The stories, published by the daily Bangladesh newspaper Kaler Kantho, claimed that the editor of Bangladesh newspaper Prothom Alo, Matiur Rahman, was “involved” in a 2004 grenade assassination attempt against Bangladesh’s prime minister.
According to a Daily Star report at the time, 16 people were killed and 200 people were injured in the attack.
The council said that Kaler Kantho violated journalism ethics and warned the Kaler Kantho “after hearing lengthy deliberations of lawyers on both sides” against publishing stories without “proper evidence.” In the case of linking the editor with the grenade attack, the council “found no evidence” to back the claims.
“The council thinks that the information provided by daily Kaler Kantho about Matiur Rahman does not have any basis,” the council stated. The council went on to call the newspaper’s article to be “humiliating.”
Rahman filed a complaint with the council last October about the stories, but Kaler Kantho stood by its claims, which were sourced to a statement made by a jailed political figure to “intelligence agencies.” However, the council reviewed that document as provided by Kaler Kantho and dismissed it since it had no “seal of any court” and could be easily forged.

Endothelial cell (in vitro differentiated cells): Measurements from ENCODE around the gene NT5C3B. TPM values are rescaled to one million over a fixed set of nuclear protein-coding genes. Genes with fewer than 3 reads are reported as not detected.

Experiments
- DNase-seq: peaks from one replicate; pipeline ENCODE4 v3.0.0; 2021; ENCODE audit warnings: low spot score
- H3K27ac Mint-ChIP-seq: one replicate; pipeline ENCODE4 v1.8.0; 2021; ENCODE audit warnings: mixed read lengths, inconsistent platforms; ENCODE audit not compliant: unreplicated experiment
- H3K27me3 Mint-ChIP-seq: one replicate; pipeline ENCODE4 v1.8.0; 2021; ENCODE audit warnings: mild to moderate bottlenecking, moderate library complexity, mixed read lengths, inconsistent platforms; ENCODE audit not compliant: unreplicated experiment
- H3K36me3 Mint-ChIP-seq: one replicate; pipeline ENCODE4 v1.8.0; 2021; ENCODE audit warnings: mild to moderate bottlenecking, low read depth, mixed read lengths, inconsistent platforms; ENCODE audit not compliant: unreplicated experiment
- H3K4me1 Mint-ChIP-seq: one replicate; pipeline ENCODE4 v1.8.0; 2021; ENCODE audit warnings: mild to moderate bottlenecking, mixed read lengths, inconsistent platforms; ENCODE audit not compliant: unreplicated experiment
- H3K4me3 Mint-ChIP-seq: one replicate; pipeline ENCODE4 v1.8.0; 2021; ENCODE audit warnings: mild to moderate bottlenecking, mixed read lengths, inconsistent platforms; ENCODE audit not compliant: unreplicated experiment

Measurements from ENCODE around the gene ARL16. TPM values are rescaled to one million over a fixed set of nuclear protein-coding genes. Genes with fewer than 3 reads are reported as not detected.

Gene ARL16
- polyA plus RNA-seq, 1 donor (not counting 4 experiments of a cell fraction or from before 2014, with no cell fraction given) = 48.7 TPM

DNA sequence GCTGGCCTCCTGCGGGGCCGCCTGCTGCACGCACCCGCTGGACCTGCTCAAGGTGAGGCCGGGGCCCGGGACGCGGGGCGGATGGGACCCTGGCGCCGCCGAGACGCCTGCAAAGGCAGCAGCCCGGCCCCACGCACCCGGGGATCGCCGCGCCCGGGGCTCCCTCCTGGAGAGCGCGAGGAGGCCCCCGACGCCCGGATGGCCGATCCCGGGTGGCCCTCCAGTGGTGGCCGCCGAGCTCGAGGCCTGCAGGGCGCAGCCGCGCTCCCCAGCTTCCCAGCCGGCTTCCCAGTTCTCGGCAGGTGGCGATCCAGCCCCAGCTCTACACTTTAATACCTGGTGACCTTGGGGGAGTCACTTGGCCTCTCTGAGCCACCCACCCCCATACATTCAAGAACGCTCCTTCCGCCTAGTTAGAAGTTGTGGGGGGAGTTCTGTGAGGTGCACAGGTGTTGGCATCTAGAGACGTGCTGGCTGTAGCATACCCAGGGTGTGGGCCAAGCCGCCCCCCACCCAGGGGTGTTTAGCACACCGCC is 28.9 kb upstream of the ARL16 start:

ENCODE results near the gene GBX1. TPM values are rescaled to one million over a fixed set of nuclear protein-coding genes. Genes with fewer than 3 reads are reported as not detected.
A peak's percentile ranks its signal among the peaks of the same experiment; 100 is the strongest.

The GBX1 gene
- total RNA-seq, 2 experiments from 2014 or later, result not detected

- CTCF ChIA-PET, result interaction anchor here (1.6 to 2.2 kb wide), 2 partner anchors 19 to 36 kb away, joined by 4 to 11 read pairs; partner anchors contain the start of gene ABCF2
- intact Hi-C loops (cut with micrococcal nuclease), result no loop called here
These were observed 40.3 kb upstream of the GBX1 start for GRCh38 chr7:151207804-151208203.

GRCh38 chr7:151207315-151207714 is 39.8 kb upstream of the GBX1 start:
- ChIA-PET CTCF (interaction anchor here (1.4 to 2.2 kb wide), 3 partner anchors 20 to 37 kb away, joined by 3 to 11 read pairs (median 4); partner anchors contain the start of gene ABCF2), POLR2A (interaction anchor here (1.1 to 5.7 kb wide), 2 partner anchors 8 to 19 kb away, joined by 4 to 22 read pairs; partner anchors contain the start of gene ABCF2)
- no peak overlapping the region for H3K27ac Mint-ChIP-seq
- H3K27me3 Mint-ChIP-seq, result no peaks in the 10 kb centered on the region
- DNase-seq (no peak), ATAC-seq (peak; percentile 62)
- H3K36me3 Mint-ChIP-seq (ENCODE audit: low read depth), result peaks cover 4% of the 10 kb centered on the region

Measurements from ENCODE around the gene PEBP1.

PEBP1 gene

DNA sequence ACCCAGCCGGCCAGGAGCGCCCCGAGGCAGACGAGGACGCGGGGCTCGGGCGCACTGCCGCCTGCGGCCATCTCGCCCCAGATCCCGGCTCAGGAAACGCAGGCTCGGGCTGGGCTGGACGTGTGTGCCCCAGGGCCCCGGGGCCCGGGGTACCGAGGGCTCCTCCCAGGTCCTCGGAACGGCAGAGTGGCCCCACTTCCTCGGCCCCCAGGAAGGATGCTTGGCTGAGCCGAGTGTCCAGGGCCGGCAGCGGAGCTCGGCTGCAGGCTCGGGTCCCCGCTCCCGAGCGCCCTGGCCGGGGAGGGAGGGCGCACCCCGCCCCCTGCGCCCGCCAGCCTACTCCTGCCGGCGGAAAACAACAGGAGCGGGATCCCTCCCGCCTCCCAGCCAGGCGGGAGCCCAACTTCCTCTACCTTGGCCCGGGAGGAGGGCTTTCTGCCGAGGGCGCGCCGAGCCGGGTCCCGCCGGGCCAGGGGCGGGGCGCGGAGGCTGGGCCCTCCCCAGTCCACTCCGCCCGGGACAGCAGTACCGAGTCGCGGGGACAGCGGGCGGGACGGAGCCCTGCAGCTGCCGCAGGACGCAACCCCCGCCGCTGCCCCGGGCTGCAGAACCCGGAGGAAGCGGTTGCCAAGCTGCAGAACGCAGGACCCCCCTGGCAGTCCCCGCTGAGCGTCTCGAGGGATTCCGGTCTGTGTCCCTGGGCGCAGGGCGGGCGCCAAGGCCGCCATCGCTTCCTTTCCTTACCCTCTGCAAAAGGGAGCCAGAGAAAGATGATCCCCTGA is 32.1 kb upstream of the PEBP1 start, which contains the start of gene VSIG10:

Bangladesh Press Council’s code of conduct, which was amended in 2002, advises journalists to be truthful, accurate, respectful.
“Unconfirmed reports or reports based on rumours shall be verified before publication and if found unreasonable on verification, be withheld from publication,” the code states.
The press council has 14 members and a chairman, who is a former or current Supreme Court judge nominated by Bangladesh’s president.
iMediaEthics is writing to the press council for comment and will update with any response.